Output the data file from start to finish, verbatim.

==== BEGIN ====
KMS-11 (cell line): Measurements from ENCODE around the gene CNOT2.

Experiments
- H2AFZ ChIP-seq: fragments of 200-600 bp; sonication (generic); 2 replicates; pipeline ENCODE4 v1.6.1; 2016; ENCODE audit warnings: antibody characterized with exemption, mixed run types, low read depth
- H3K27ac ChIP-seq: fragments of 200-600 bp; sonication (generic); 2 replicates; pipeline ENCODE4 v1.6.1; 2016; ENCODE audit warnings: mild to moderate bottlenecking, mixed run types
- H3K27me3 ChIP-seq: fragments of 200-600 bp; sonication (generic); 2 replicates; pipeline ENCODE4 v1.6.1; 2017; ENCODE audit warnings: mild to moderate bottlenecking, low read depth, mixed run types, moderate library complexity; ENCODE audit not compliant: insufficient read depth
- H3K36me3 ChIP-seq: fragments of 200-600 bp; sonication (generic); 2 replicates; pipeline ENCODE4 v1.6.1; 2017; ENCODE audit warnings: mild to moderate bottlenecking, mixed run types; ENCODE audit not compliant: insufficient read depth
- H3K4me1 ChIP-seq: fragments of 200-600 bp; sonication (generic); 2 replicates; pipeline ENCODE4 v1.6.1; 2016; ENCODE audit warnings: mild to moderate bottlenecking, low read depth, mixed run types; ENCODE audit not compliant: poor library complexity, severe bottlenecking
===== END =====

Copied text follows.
KMS-11 (cell line): Measurements from ENCODE around the gene CNOT2.

Experiments
- H2AFZ ChIP-seq: fragments of 200-600 bp; sonication (generic); 2 replicates; pipeline ENCODE4 v1.6.1; 2016; ENCODE audit warnings: antibody characterized with exemption, mixed run types, low read depth
- H3K27ac ChIP-seq: fragments of 200-600 bp; sonication (generic); 2 replicates; pipeline ENCODE4 v1.6.1; 2016; ENCODE audit warnings: mild to moderate bottlenecking, mixed run types
- H3K27me3 ChIP-seq: fragments of 200-600 bp; sonication (generic); 2 replicates; pipeline ENCODE4 v1.6.1; 2017; ENCODE audit warnings: mild to moderate bottlenecking, low read depth, mixed run types, moderate library complexity; ENCODE audit not compliant: insufficient read depth
- H3K36me3 ChIP-seq: fragments of 200-600 bp; sonication (generic); 2 replicates; pipeline ENCODE4 v1.6.1; 2017; ENCODE audit warnings: mild to moderate bottlenecking, mixed run types; ENCODE audit not compliant: insufficient read depth
- H3K4me1 ChIP-seq: fragments of 200-600 bp; sonication (generic); 2 replicates; pipeline ENCODE4 v1.6.1; 2016; ENCODE audit warnings: mild to moderate bottlenecking, low read depth, mixed run types; ENCODE audit not compliant: poor library complexity, severe bottlenecking